The country's overall population in 2019 was slightly more than 328 million, according to data published this week by the Census Bureau. That's up less than 0.5% – or roughly 1.5 million people – over the year, continuing a trend of slowing growth dating back to 2015. Only Texas and Florida ranked among both the fastest-growing states and the largest states in 2019.
Arizona ranked third in percentage growth rate in 2019, according to estimates. Arizona welcomed more than 120,000 residents from 2018 to 2019, a growth rate of nearly 1.7 percent, which bests states like Utah (1.662), Texas (1.283), Washington (1.210), Colorado (1.185), Oregon (0.857) and New Mexico (0.195). With a nearly 1.7 percent growth from July 2018 to July 2019, Arizona jumped from fourth to third-highest rate of growth in the nation.
Since 2015, Arizona has added an estimated 548,304 residents with a 6.6 percent growth rate during that time. Arizona’s estimated 120,693 new residents between 2018 and 2019 more than doubled California’s 50,635 new residents. Additionally, two states—Illinois and New York—lost residents, with 51,250 and 76,790 people leaving the states, respectively.
State Policy Reports recently ranked Arizona fourth in economic momentum as well as in the top five for growth in personal income, employment and population. Arizona has added more than 300,000 jobs since 2015 while investing in things that matter most, like K-12 public education, public safety and our roads and bridges.
But in 11 states growth over the past year eclipsed 1%. Populations declined in another 10 states, including West Virginia, Alaska, Illinois, New York, Hawaii, Louisiana, Connecticut, Mississippi, Vermont and New Jersey.The South led all regions in 2019 with population growth of 0.81%, followed closely by the West at nearly 0.66%. For many states, a decline in births has contributed to lackluster population growth in recent years. Arizona was among the eight states where the number of births in 2019 ticked up over the course of the year - Washington, Utah, Nevada, Arizona, Idaho, Montana, Vermont and Colorado. In West Virginia, Maine, New Hampshire and Vermont deaths exceeded births according to the Census Bureau.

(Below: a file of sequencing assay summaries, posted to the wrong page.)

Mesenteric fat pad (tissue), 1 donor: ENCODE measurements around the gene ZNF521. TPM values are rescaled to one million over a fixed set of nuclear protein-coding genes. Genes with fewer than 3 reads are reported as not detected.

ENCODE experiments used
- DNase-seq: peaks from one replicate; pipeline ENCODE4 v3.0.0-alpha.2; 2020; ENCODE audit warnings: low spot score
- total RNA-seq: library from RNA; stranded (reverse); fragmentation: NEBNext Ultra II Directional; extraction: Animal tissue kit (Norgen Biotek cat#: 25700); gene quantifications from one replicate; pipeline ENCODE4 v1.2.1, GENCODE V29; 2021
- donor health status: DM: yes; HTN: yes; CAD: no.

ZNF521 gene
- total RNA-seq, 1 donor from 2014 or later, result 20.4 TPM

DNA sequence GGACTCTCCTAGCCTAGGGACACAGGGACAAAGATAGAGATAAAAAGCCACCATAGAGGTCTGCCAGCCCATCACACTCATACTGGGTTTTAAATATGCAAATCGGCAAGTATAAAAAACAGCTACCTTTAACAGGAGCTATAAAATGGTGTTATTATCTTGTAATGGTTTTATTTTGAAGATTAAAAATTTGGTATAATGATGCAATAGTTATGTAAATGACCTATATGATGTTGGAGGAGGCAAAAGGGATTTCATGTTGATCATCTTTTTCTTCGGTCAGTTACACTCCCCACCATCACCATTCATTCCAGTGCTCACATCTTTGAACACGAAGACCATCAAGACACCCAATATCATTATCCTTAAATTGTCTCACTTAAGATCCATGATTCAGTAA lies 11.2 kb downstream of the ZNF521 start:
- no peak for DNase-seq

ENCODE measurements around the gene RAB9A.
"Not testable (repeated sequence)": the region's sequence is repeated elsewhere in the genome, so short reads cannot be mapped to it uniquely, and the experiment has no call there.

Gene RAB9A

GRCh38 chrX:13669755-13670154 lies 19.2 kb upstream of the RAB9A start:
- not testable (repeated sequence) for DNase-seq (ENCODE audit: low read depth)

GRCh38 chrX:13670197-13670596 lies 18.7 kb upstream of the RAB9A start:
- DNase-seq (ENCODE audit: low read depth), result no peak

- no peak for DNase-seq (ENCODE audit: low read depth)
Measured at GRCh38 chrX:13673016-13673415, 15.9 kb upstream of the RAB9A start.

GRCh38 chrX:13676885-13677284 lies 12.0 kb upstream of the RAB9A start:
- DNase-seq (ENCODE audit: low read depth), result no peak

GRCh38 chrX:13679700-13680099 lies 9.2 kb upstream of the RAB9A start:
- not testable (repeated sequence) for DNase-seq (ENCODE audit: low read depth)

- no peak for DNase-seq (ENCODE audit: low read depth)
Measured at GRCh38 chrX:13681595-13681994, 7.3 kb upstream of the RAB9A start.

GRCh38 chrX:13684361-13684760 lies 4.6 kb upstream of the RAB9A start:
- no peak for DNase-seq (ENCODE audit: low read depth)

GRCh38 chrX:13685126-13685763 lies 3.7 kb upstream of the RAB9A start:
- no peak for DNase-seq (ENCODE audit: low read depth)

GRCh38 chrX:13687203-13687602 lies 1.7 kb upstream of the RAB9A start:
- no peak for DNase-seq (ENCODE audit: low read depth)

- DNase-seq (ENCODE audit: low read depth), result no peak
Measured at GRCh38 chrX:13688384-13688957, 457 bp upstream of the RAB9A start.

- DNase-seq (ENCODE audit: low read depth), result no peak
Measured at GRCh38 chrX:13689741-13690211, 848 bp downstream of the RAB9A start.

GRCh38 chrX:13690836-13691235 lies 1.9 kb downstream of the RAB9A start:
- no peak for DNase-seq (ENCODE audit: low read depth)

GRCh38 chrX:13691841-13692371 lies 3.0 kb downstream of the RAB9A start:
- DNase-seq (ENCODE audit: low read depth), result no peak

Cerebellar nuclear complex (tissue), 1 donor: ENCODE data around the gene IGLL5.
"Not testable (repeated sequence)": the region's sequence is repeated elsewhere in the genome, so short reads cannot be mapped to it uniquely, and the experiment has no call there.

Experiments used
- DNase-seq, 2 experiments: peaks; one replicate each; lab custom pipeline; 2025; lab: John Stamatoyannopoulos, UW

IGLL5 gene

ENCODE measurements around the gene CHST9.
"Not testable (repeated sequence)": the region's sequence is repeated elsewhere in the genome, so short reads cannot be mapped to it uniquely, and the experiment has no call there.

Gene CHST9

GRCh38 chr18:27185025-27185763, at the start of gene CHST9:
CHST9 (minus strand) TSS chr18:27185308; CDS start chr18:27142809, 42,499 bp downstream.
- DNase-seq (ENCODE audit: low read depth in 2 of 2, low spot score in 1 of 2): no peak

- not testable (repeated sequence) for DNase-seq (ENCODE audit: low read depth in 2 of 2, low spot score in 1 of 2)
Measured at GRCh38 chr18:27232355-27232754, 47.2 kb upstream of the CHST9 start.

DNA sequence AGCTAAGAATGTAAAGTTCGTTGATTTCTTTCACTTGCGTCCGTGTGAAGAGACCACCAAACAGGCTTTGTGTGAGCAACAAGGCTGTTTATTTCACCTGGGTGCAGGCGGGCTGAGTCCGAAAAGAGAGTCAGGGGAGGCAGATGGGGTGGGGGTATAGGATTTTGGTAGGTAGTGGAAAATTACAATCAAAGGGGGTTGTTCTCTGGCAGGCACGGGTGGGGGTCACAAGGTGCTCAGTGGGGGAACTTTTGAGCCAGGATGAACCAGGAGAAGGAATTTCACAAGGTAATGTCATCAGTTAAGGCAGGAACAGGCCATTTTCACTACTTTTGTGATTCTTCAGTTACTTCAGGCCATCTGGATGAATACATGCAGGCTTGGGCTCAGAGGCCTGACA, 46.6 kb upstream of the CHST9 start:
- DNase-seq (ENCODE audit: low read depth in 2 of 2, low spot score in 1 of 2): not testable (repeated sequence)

California remained the most populous state in 2019, with more than 39.5 million residents. Texas, Florida, New York and Pennsylvania rounded out the top 5 in terms of population size. Wyoming was the least populous state, with fewer than 580,000 residents. Vermont, Alaska, North and South Dakota and Delaware were the next smallest in terms of population.
The South led all regions in 2019 with population growth of 0.81%, followed closely by the West at nearly 0.66%. The Northeast's population, meanwhile, dropped by slightly more than 0.1%For many states, a decline in births has contributed to lackluster population growth in recent years.
In only eight states did the number of births in 2019 tick up over the course of the year – Washington, Utah, Nevada, Arizona, Idaho, Montana, Vermont and Colorado. In West Virginia, Maine, New Hampshire and Vermont, more deaths than births were recorded by the Census Bureau.
The results of the census will be used to determine how 435 seats in the House seats are apportioned for the next 10 years. This impacts a state's political power in Congress and importance in presidential elections, as Electoral College votes are determined by the size of a state's congressional delegation. The reapportionment is expected in December 2020, resulting in the lengthy process of each state redrawing congressional maps for the 2022 midterm elections.
The Census Bureau released its final population estimates ahead of next year's census in a report this week also. An analysis of the figures by the consulting group Election Data Services shows the 10 states set to lose a congressional district:
- New York
- Rhode Island
- West Virginia
Among the seven states set to gain seats, Texas and Florida are likely to be the biggest beneficiaries, gaining at least three and two congressional districts respectively. That would give Texas the second-largest number of congressional districts and electoral votes in the country, behind California. Florida is also a critical state in presidential elections. The winner of every election since 1996 has captured the Sunshine State.
Arizona, Colorado, Montana, North Carolina and Oregon are each set to gain one congressional district, according to Election Data Services.